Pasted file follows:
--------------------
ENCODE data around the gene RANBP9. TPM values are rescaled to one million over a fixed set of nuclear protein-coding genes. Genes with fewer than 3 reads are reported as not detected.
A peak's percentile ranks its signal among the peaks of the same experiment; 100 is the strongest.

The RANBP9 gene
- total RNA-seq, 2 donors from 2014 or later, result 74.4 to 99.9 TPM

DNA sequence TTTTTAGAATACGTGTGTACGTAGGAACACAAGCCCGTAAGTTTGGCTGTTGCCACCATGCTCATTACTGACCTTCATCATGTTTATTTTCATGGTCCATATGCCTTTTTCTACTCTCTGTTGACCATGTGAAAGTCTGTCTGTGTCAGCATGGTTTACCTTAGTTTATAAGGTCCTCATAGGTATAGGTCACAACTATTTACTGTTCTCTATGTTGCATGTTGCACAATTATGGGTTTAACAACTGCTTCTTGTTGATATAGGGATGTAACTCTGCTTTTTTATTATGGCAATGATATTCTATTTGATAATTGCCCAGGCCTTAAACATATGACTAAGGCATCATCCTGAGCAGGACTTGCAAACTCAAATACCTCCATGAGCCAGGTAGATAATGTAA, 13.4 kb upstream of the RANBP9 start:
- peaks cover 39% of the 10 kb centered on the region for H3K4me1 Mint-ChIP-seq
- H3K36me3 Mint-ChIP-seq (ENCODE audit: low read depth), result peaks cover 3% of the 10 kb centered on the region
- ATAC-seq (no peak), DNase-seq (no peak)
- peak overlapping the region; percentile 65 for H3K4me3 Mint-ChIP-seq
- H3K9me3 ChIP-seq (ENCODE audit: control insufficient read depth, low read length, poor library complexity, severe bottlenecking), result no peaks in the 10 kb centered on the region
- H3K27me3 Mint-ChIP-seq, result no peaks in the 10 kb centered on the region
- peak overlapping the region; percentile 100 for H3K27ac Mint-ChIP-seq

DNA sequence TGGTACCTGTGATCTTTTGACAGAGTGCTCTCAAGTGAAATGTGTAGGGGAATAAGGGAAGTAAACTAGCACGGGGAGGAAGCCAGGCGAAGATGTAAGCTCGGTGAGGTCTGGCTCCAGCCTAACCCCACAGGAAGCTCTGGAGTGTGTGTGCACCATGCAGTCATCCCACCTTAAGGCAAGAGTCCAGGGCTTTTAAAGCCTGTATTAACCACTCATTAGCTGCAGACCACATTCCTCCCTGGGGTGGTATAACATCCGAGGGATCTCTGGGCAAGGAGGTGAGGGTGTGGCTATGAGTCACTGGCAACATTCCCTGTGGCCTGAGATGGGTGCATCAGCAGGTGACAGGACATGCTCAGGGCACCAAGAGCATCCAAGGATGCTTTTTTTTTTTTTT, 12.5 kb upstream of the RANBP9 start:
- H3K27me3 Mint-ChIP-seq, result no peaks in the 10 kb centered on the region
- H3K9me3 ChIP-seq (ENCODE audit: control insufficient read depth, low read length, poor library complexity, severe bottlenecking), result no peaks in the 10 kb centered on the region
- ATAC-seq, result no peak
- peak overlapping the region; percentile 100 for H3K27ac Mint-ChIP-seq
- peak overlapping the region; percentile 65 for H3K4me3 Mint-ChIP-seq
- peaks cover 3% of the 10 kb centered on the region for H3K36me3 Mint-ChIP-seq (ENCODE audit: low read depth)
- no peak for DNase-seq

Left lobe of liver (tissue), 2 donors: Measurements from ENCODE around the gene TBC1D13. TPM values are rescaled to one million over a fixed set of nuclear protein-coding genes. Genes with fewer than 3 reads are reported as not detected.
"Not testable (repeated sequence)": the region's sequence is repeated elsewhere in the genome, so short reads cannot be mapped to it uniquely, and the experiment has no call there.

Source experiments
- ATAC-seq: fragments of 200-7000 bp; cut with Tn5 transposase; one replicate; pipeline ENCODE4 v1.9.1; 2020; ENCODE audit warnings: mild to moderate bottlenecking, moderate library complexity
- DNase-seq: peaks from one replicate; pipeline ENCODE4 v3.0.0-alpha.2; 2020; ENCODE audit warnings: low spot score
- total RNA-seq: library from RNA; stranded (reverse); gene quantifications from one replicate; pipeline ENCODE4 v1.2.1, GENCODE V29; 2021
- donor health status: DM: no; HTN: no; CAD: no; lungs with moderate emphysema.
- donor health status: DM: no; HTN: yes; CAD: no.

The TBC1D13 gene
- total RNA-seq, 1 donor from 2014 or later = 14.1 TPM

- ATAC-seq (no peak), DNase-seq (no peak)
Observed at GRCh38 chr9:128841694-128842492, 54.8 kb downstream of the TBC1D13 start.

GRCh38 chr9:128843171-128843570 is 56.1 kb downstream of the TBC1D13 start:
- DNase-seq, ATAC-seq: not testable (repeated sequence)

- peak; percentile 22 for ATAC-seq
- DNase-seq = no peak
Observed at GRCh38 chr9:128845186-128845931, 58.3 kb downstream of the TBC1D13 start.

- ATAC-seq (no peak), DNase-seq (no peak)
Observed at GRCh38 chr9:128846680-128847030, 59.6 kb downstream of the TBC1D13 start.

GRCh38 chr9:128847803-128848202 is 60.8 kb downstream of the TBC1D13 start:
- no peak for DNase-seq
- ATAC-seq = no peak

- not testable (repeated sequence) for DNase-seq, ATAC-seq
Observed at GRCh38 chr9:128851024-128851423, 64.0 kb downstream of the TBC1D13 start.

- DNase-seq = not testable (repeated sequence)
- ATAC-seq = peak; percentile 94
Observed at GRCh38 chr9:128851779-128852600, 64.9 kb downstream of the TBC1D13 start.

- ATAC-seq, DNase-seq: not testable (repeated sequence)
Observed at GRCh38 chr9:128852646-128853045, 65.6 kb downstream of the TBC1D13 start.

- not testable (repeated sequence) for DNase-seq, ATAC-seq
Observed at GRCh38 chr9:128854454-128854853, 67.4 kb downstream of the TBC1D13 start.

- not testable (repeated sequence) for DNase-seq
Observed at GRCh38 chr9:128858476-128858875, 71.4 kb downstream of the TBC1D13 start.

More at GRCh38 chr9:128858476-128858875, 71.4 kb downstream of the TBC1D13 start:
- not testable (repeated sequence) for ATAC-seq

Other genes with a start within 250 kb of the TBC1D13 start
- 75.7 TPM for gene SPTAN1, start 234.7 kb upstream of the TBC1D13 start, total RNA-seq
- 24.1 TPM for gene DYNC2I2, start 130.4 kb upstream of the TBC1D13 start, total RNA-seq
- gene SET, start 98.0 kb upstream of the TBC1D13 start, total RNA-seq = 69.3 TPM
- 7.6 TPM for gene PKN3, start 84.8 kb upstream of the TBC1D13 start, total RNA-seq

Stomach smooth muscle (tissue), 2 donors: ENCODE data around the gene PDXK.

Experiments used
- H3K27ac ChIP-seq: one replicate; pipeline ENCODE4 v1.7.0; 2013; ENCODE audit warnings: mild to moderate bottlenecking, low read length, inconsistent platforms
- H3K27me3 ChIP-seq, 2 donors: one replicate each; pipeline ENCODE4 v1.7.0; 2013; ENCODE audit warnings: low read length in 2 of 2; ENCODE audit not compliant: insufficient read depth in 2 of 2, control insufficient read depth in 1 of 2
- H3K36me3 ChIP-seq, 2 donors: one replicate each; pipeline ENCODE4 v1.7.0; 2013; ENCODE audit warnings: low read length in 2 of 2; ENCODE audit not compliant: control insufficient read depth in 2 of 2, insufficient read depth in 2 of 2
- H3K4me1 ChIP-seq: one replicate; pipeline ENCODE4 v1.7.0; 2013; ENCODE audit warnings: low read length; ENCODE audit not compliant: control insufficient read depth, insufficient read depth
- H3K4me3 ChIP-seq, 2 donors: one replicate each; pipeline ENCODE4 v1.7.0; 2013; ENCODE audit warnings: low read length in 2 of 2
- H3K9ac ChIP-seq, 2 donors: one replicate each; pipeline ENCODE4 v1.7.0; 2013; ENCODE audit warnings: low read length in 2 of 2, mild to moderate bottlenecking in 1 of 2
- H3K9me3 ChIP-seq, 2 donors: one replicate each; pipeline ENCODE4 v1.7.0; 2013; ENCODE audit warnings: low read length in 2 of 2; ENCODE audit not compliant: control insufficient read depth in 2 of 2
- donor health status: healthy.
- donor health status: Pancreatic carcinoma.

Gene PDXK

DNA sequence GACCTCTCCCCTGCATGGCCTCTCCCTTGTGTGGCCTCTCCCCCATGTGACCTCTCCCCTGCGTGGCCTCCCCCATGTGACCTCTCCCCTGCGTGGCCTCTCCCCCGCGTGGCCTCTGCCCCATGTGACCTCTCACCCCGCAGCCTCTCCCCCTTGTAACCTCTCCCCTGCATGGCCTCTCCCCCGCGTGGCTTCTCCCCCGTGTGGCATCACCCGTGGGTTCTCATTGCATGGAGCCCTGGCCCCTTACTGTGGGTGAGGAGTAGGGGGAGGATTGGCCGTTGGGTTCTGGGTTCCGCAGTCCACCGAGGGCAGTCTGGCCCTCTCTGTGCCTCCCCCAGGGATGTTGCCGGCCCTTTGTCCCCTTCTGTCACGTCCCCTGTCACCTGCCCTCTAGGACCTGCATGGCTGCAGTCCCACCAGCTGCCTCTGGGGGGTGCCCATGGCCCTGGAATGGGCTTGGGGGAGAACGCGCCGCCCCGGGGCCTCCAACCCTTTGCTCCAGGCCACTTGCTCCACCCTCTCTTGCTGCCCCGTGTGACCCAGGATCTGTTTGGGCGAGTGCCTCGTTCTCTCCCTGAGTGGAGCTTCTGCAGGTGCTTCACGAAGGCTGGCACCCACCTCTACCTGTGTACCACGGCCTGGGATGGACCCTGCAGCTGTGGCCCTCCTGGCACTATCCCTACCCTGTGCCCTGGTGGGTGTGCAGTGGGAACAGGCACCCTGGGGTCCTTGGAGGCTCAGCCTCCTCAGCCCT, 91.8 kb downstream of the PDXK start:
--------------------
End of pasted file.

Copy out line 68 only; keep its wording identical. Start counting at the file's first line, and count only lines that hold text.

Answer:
- H3K9ac ChIP-seq, 2 donors: one replicate each; pipeline ENCODE4 v1.7.0; 2013; ENCODE audit warnings: low read length in 2 of 2, mild to moderate bottlenecking in 1 of 2